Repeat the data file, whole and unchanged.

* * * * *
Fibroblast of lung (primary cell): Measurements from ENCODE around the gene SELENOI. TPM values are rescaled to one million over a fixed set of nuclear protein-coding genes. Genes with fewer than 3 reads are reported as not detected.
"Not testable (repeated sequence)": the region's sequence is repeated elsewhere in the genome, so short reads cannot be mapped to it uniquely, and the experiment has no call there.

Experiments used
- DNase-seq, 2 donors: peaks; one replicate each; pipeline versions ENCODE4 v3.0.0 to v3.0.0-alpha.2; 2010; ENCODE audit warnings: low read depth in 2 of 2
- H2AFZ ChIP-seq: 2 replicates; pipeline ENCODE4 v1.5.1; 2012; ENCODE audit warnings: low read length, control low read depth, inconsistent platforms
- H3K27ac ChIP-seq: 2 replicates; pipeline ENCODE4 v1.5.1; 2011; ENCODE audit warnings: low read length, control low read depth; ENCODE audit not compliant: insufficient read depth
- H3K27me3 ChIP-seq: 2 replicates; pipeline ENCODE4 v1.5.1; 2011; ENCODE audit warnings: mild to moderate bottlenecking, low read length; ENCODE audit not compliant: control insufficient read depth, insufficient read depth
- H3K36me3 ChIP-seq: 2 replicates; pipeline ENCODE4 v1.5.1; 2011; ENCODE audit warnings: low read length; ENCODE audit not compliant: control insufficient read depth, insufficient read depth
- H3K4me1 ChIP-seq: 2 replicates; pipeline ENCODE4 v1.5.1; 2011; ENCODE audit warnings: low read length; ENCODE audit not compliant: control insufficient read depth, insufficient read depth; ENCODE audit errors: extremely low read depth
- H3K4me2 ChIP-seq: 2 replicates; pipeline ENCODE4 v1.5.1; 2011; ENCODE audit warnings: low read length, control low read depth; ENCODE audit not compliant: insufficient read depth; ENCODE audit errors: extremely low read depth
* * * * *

Fibroblast of lung (primary cell): Measurements from ENCODE around the gene SELENOI. TPM values are rescaled to one million over a fixed set of nuclear protein-coding genes. Genes with fewer than 3 reads are reported as not detected.
"Not testable (repeated sequence)": the region's sequence is repeated elsewhere in the genome, so short reads cannot be mapped to it uniquely, and the experiment has no call there.

Experiments used
- DNase-seq, 2 donors: peaks; one replicate each; pipeline versions ENCODE4 v3.0.0 to v3.0.0-alpha.2; 2010; ENCODE audit warnings: low read depth in 2 of 2
- H2AFZ ChIP-seq: 2 replicates; pipeline ENCODE4 v1.5.1; 2012; ENCODE audit warnings: low read length, control low read depth, inconsistent platforms
- H3K27ac ChIP-seq: 2 replicates; pipeline ENCODE4 v1.5.1; 2011; ENCODE audit warnings: low read length, control low read depth; ENCODE audit not compliant: insufficient read depth
- H3K27me3 ChIP-seq: 2 replicates; pipeline ENCODE4 v1.5.1; 2011; ENCODE audit warnings: mild to moderate bottlenecking, low read length; ENCODE audit not compliant: control insufficient read depth, insufficient read depth
- H3K36me3 ChIP-seq: 2 replicates; pipeline ENCODE4 v1.5.1; 2011; ENCODE audit warnings: low read length; ENCODE audit not compliant: control insufficient read depth, insufficient read depth
- H3K4me1 ChIP-seq: 2 replicates; pipeline ENCODE4 v1.5.1; 2011; ENCODE audit warnings: low read length; ENCODE audit not compliant: control insufficient read depth, insufficient read depth; ENCODE audit errors: extremely low read depth
- H3K4me2 ChIP-seq: 2 replicates; pipeline ENCODE4 v1.5.1; 2011; ENCODE audit warnings: low read length, control low read depth; ENCODE audit not compliant: insufficient read depth; ENCODE audit errors: extremely low read depth